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Title UPA A Century Later
Subject Newspapers; Newspaper publishing; Journalism
Creator Utah Press Association
Publisher Utah Press Association
Contributors Cornwell, J. M.
Date 1996
Type Text
Format application/pdf
Identifier PN4844.U8 U8 1996
Source Original Book: UPN A Century Later
Language eng
Rights Management Digital image copyright 2005, University of Utah. All rights reserved.
Holding Institution University of Utah
Source Physical Dimensions 14 cm x 21.5 cm
Metadata Cataloger Kelly Taylor
ARK ark:/87278/s6319w0z
Setname uu_upa
Date Created 2005-05-10
Date Modified 2005-05-10
ID 416710
Reference URL

Page Metadata

Title Page632
Description UTAH PRESS ASSOCIATION the Grand Valley Times. It also brought a competing newspaper, the Moab Independent. The newcomer soon discovered how hard life can be for one newspaper, let alone two, in a town of only a few hundred population. Still, the always-intense and sometimes caustic competition continued for more than three years. Finally on September 5, 1919, a merger of the two papers was announced. The Times headlined, "Moab Will Be Given Best Country Newspaper in State" and the first issue of the Times-Independent, which was placed under Taylor's editorship, appeared September 11th. 'Bish' was one of four stockholders in the newly-formed Grand County Publishing Company, and on June 5, 1930 would buy out his partners and become the sole owner. During World War I, the Times did its part as a consistently optimistic morale booster for Moab's servicemen and their families. Taylor dedicated many editorial columns to reminding the citizenry of its obligation to support the war effort. It was a tradition continued during World War II by the Times-Independent. Another of the newspaper's traditions carried on to this day is that every serviceman or woman receives a free subscription. That has developed a legion of loyal subscribers who returned to civilian life remembering the void the 'home town paper1 had filled while they'd been far away in uniform. His editorial diligence was recognized in 1922 when then-Utah State Agricultural College (now Utah State University) presented Taylor's newspaper a silver loving cup inscribed, "for being of the greatest service to its community." It was recognition of many projects, but judges undoubtedly weighed into their decision his never-subsiding campaign for better roads. These 1919 thoughts would be constantly rephrased and re-worded over the years, yet would still convey the same message: "If our law-making body wants to serve the public of Utah well, it will make provision for a liberal block of road construction to open up the distant corners of our state." The 1922 presentation took place in Salt Lake City at a 632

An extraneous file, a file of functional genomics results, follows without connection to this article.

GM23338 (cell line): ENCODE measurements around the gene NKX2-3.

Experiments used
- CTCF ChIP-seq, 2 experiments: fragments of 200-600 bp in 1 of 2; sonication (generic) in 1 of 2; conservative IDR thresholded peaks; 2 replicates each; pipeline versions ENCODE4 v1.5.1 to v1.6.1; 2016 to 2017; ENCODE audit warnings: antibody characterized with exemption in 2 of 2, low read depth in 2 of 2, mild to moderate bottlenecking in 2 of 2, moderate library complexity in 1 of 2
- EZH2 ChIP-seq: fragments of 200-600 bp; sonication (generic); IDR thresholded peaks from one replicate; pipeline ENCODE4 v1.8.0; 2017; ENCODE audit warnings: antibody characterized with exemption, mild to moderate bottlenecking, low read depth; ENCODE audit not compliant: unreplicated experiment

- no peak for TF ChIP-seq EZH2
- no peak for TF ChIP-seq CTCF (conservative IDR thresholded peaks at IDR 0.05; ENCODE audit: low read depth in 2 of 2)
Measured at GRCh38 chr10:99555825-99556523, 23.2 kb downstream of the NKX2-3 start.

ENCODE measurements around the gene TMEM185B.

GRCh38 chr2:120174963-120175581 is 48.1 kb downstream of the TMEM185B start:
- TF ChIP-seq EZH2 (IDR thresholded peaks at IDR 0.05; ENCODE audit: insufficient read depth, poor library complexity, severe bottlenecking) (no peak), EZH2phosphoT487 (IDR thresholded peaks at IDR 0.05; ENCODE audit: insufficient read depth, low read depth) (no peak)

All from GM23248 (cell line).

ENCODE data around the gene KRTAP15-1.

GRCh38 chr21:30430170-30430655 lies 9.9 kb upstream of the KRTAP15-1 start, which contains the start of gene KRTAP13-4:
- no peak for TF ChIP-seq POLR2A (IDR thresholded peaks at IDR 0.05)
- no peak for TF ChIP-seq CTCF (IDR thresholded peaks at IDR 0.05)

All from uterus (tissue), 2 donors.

Format application/pdf
Identifier 638-UPA_Page632.jpg
Source Original Book: UPA A Century Later
Setname uu_upa
Date Created 2005-05-10
Date Modified 2005-05-10
ID 416643
Reference URL